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PURE Award winners 2014: Deanna Turner

Student's research shines light on little-known piece of Calgary's political past

By Heath McCoy
July 8, 2014 

Committed to a goal of research excellence with its bold Eyes High strategy, one of the University of Calgary’s most important initiatives is the Program for Undergraduate Research Experience, better known as PURE. 

Each year undergraduates can apply for the prestigious PURE Awards, which provide financial research support to some of the university’s most promising students over the Spring and Summer months. 

The program is designed to give undergraduate students the opportunity to learn how to develop research projects, undertake independent research and contribute to knowledge in their respective fields. 

In this Q&A series we will meet the PURE Award winners from the Faculty of Arts. Good luck to each of them in their research pursuits! 

Name Deanna Turner 

Degree sought Graduated with History Honours in June 2014

Research Topic Annie Gale Project

Supervisor Associate Professor Nancy Janovicek (History) 

What attracted you to this research project? “The University of Calgary’s Department of History has exceptional professors who specialize in gender history. They present topics through a new and interesting lens that seeks to challenge normative understandings of the past. These professors sparked my interest in gender history and Annie Gale stands as an excellent topic for historical inquiry.”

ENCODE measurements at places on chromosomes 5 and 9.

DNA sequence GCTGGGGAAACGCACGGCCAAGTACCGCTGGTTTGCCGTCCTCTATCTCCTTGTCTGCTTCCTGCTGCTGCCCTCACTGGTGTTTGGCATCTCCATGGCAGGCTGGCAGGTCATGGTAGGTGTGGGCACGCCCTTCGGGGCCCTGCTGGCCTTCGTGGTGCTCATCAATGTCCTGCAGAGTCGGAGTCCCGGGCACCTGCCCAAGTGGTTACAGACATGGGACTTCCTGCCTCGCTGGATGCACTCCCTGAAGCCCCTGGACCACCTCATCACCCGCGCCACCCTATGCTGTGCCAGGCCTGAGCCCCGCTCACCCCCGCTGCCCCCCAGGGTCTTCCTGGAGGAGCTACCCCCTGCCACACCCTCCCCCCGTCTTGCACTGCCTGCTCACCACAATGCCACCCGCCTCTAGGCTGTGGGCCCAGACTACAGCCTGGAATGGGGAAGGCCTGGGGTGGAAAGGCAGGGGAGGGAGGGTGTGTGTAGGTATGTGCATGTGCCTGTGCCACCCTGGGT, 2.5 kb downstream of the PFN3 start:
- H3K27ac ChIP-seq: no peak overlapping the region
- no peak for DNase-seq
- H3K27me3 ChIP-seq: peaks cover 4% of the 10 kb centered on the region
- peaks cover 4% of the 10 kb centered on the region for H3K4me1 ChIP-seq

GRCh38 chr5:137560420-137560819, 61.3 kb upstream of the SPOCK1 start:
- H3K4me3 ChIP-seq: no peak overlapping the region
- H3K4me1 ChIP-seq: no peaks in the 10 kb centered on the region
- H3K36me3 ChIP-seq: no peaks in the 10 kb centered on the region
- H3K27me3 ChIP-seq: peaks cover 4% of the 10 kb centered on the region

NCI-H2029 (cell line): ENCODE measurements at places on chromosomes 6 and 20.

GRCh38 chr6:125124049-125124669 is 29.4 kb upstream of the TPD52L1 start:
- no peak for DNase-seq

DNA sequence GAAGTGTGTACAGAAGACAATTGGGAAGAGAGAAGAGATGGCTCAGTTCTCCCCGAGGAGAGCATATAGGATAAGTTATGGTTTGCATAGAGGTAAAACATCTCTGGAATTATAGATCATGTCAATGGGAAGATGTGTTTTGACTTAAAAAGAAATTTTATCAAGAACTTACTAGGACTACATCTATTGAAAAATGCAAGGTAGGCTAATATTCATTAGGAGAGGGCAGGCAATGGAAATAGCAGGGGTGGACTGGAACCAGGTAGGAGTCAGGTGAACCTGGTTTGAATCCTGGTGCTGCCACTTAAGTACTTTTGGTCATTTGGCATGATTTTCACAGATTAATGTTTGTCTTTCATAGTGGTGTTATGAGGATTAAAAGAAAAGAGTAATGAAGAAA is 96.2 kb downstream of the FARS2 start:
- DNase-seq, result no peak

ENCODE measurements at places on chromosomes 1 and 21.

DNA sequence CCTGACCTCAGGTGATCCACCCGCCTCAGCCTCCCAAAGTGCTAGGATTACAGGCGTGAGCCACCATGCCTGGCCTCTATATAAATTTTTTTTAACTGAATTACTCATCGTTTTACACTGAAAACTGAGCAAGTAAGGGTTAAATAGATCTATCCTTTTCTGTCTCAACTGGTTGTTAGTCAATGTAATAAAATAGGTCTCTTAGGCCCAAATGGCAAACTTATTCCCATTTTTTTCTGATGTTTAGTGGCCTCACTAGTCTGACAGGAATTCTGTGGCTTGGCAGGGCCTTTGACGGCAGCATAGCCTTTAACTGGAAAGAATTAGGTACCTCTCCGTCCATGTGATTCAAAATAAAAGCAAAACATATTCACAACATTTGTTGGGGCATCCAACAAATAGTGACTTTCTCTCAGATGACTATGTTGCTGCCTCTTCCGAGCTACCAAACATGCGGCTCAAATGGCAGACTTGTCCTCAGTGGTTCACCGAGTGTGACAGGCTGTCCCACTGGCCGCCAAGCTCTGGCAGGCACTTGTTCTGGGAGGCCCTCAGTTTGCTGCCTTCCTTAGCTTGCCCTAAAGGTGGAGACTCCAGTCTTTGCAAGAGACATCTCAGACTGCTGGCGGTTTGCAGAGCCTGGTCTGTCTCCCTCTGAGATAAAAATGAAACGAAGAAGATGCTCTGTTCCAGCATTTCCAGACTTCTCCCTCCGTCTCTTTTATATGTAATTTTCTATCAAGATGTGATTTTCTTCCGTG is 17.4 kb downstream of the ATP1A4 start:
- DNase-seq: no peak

Why is this research important? “Annie Gale was the first woman to serve as a municipal alderman in Canada when she won a seat in the 1917 Calgary Civic Election. The following year she was elected acting mayor of Calgary by her fellow members on city council and that was the first time a woman performed the duties of a mayor in Canada. Unfortunately, very little research has been done on this progressive western female figure. It is important to understand this woman, her actions and thoughts, if we wish to comprehend a critical part of Calgary’s political and progressive past. “ 

What do you hope to achieve with this research? – “My research is with the Annie Gale Project, a Calgary initiative now underway to recognize and honour the contribution made by Annie Gale. The project seeks to better understand the dilemmas and choices of the suffrage and post-suffrage generations in Calgary.” 

What do you love most about your field of study? – “I love history for the stories about people, places and ideas. Not only do they allow us passage into the thinking of long gone individuals, but they also help us to grasp past mentalities, worlds and different situations that can be like or unlike our own. We become connected in a spectrum of action and thought that requires from us, as the novel David Copperfield described it, ‘reading as if for life.’ This is not a pedantic or childish pursuit, but an arduous one that requires critical thinking, articulate expression and deep insight.”